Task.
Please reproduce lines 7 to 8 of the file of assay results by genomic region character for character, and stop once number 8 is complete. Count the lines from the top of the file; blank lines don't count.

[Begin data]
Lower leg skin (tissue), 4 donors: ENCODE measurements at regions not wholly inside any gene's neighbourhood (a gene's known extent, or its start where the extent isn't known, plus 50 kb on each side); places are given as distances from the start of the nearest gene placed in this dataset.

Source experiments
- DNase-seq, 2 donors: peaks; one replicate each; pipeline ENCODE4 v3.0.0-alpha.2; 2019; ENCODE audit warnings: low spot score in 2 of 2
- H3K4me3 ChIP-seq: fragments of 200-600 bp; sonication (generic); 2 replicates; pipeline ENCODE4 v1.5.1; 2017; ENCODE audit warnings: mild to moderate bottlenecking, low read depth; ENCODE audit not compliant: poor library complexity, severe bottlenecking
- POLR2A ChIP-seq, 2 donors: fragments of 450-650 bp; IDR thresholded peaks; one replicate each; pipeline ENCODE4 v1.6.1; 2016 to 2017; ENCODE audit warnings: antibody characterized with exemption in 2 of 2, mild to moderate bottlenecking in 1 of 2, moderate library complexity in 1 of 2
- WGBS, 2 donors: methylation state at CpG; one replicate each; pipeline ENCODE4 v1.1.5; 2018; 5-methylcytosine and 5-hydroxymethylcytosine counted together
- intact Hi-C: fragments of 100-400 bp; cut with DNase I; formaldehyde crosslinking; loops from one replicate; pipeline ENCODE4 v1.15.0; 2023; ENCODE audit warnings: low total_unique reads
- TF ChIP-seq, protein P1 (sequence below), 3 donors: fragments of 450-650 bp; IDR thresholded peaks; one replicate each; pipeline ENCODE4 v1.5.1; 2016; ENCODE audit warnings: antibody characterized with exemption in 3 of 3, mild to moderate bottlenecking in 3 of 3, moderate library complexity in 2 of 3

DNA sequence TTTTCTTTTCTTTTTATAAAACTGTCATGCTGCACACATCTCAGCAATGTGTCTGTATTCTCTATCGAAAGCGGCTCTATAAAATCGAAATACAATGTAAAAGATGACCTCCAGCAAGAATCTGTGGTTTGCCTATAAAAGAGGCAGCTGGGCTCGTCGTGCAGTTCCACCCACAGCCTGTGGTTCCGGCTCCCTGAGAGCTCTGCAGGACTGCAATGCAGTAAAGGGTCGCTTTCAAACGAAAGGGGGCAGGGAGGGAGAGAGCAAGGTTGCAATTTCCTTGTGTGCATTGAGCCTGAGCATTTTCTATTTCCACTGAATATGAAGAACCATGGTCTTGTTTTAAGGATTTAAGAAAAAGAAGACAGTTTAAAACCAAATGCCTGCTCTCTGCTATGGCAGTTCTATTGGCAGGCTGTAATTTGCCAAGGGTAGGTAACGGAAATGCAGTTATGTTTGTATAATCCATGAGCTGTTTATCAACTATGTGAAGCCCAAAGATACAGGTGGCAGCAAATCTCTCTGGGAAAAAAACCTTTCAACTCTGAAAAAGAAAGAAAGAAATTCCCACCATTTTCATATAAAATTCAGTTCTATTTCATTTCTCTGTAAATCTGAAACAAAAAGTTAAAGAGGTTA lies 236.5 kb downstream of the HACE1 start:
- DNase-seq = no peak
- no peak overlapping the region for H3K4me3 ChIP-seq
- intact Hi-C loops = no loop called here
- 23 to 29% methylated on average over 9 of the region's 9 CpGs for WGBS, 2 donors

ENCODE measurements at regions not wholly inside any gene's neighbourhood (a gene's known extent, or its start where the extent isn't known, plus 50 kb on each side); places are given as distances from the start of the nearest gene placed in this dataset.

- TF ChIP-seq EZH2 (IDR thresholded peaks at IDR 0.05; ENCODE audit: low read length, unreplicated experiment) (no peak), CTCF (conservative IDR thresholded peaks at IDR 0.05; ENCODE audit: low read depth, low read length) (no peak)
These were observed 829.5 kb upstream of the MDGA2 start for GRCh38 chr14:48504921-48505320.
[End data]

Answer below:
- intact Hi-C: fragments of 100-400 bp; cut with DNase I; formaldehyde crosslinking; loops from one replicate; pipeline ENCODE4 v1.15.0; 2023; ENCODE audit warnings: low total_unique reads
- TF ChIP-seq, protein P1 (sequence below), 3 donors: fragments of 450-650 bp; IDR thresholded peaks; one replicate each; pipeline ENCODE4 v1.5.1; 2016; ENCODE audit warnings: antibody characterized with exemption in 3 of 3, mild to moderate bottlenecking in 3 of 3, moderate library complexity in 2 of 3